Stone argued that the Warren Court of the 1960s was more principled in its approach to constitutional interpretation than the Roberts Court.
“The Roberts Court has exhibited a pattern of a highly ideological use of judicial activism that protects powerful groups in society who may not need the power of courts to protect them,” Stone said.
The Warren Court, on the other hand, interpreted the Constitution in a way that protected the rights of the oppressed, the powerless and the disadvantaged. The Warren Court’s approach to constitutional interpretation focused on those circumstances where judicial review was most necessary to preserve constitutional liberties and limitations. For example, it ended racial segregation and protected the rights of religious and political dissenters and persons accused of crime.
In contrast, the Roberts Court has invoked judicial activism to “invalidate affirmative action, gun control laws, laws that regulate corporate expenditures in the political process, and laws that regulate commercial advertising.” These are “activist decisions in the name of politically conservative values,” Stone said. ”Both judicial liberals and judicial conservatives are both activist and restraint. The key difference is in the issues on which they employ judicial activism.”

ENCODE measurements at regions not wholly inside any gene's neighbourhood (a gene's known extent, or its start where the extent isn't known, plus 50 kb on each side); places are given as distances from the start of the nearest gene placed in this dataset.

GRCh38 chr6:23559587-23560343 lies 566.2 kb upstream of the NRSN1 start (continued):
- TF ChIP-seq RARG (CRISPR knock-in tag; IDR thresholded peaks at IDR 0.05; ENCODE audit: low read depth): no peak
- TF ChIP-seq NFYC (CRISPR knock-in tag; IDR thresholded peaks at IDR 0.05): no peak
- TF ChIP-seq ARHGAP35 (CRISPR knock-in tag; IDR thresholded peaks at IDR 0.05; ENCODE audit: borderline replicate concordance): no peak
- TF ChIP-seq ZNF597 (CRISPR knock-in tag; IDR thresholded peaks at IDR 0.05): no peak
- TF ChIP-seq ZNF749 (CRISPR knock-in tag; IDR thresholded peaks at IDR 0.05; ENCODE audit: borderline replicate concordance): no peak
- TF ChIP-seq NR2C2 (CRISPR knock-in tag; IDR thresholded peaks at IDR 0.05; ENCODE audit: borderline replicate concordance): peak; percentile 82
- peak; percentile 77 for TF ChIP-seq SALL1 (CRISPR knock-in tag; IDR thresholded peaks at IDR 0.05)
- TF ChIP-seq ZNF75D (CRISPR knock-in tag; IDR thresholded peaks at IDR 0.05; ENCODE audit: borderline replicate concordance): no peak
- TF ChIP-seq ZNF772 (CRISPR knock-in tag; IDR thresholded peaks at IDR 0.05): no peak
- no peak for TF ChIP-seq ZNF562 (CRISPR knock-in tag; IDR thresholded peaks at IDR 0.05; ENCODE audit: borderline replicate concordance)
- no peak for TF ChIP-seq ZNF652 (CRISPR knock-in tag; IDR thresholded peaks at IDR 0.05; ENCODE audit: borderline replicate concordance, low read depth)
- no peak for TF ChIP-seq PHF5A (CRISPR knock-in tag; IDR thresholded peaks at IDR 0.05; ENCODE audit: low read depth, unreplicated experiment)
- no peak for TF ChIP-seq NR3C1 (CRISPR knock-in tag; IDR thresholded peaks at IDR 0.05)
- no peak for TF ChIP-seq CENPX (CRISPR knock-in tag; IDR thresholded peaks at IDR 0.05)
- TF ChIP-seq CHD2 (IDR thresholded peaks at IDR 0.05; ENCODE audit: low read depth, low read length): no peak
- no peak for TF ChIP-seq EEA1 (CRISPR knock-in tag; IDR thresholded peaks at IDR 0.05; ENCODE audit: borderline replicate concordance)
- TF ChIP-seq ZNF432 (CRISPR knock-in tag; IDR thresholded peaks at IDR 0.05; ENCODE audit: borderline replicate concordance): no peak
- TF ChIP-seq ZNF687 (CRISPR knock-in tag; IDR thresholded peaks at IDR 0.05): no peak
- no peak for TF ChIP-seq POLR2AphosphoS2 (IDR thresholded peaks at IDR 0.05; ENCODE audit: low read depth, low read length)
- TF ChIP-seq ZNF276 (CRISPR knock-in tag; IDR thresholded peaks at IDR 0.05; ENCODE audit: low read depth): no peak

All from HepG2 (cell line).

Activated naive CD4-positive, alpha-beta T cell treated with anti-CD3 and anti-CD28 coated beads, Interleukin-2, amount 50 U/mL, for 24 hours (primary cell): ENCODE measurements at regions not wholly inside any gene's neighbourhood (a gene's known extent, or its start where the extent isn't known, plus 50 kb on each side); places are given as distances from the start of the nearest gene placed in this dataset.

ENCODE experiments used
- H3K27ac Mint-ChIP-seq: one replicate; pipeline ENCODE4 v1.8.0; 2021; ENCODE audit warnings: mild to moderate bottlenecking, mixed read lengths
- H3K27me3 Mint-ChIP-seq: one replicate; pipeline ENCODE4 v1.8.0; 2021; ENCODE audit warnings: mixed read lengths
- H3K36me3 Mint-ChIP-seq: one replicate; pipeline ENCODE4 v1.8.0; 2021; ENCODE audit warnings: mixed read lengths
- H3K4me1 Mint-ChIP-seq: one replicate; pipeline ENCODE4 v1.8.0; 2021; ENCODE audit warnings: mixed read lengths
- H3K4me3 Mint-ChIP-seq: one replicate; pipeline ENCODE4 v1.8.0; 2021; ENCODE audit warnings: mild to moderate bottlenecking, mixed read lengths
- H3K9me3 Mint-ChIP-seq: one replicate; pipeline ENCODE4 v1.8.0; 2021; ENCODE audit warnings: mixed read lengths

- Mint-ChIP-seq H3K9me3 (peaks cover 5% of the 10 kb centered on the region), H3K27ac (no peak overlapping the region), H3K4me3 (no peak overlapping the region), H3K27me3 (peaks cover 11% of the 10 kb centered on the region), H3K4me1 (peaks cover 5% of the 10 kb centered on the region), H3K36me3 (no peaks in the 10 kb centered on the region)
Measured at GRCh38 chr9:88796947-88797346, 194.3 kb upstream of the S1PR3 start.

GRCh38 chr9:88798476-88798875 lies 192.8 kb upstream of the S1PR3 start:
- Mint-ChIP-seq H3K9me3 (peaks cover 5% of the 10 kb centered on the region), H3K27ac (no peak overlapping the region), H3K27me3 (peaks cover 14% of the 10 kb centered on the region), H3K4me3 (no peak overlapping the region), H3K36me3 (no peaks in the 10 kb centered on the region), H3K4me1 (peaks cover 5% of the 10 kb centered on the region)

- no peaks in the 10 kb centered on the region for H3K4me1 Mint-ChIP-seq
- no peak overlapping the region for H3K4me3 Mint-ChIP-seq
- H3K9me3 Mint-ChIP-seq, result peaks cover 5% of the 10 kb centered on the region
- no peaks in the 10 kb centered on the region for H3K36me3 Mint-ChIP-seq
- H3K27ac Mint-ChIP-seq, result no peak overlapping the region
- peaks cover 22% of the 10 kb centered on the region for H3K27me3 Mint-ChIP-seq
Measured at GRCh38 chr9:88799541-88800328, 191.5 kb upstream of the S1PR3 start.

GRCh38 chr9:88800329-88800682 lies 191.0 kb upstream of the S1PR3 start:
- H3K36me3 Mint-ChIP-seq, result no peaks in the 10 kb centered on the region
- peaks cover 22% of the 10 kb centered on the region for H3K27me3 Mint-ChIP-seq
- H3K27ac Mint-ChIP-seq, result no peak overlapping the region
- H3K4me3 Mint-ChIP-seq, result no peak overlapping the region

He pointed to other examples in American history where this argument proved true. During the Lochner era in the early 20th century, a conservative U.S. Supreme Court engaged in aggressive judicial activism in interpreting the liberty of contract to invalidate 150 pieces of progressive legislation, including minimum wages, maximum hours, health and protective legislation, Stone said.
“During that era, the liberals maintained that judicial activism was illegitimate and said that a bunch of conservative activists were smuggling their own personal preferences and ideologies into the Constitution and illegitimately frustrating the progressive majority,” he said. Progressives, such Louis Brandeis and Felix Frankfurter, “were strong advocates of judicial restraint. Their view was that courts should defer to the outcomes of the political process and should intervene only when absolutely necessary.”